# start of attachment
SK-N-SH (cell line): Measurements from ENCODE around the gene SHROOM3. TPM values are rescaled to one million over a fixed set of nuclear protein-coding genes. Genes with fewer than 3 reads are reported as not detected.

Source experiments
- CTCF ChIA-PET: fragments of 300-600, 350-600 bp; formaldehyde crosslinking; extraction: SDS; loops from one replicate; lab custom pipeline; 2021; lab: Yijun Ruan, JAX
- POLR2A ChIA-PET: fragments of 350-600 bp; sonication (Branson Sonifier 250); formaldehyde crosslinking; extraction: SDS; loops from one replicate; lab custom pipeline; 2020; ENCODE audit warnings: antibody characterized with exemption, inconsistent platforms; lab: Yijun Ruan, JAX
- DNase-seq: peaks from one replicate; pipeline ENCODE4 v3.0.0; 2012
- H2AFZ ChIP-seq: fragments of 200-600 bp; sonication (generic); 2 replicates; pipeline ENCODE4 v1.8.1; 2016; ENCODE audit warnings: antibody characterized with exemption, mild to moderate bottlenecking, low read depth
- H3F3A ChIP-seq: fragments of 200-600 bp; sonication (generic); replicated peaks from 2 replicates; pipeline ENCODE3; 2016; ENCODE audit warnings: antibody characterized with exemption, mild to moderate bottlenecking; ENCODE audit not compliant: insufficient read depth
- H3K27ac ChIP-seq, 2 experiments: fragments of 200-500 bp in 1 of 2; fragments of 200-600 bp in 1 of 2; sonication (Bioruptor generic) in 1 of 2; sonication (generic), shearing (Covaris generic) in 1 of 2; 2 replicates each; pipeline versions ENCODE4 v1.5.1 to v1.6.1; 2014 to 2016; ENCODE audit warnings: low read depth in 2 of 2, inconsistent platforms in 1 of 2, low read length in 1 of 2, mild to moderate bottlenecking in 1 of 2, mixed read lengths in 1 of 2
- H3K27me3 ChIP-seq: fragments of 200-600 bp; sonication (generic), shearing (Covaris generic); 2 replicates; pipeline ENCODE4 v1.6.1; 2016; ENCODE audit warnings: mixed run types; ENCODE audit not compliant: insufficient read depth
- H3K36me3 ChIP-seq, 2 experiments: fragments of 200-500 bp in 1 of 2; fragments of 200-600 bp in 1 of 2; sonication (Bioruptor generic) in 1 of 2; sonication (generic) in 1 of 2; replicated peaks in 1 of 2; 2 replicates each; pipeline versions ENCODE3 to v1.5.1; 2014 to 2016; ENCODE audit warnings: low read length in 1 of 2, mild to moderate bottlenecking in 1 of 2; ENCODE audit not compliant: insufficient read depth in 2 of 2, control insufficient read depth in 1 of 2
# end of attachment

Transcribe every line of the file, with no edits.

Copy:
SK-N-SH (cell line): Measurements from ENCODE around the gene SHROOM3. TPM values are rescaled to one million over a fixed set of nuclear protein-coding genes. Genes with fewer than 3 reads are reported as not detected.

Source experiments
- CTCF ChIA-PET: fragments of 300-600, 350-600 bp; formaldehyde crosslinking; extraction: SDS; loops from one replicate; lab custom pipeline; 2021; lab: Yijun Ruan, JAX
- POLR2A ChIA-PET: fragments of 350-600 bp; sonication (Branson Sonifier 250); formaldehyde crosslinking; extraction: SDS; loops from one replicate; lab custom pipeline; 2020; ENCODE audit warnings: antibody characterized with exemption, inconsistent platforms; lab: Yijun Ruan, JAX
- DNase-seq: peaks from one replicate; pipeline ENCODE4 v3.0.0; 2012
- H2AFZ ChIP-seq: fragments of 200-600 bp; sonication (generic); 2 replicates; pipeline ENCODE4 v1.8.1; 2016; ENCODE audit warnings: antibody characterized with exemption, mild to moderate bottlenecking, low read depth
- H3F3A ChIP-seq: fragments of 200-600 bp; sonication (generic); replicated peaks from 2 replicates; pipeline ENCODE3; 2016; ENCODE audit warnings: antibody characterized with exemption, mild to moderate bottlenecking; ENCODE audit not compliant: insufficient read depth
- H3K27ac ChIP-seq, 2 experiments: fragments of 200-500 bp in 1 of 2; fragments of 200-600 bp in 1 of 2; sonication (Bioruptor generic) in 1 of 2; sonication (generic), shearing (Covaris generic) in 1 of 2; 2 replicates each; pipeline versions ENCODE4 v1.5.1 to v1.6.1; 2014 to 2016; ENCODE audit warnings: low read depth in 2 of 2, inconsistent platforms in 1 of 2, low read length in 1 of 2, mild to moderate bottlenecking in 1 of 2, mixed read lengths in 1 of 2
- H3K27me3 ChIP-seq: fragments of 200-600 bp; sonication (generic), shearing (Covaris generic); 2 replicates; pipeline ENCODE4 v1.6.1; 2016; ENCODE audit warnings: mixed run types; ENCODE audit not compliant: insufficient read depth
- H3K36me3 ChIP-seq, 2 experiments: fragments of 200-500 bp in 1 of 2; fragments of 200-600 bp in 1 of 2; sonication (Bioruptor generic) in 1 of 2; sonication (generic) in 1 of 2; replicated peaks in 1 of 2; 2 replicates each; pipeline versions ENCODE3 to v1.5.1; 2014 to 2016; ENCODE audit warnings: low read length in 1 of 2, mild to moderate bottlenecking in 1 of 2; ENCODE audit not compliant: insufficient read depth in 2 of 2, control insufficient read depth in 1 of 2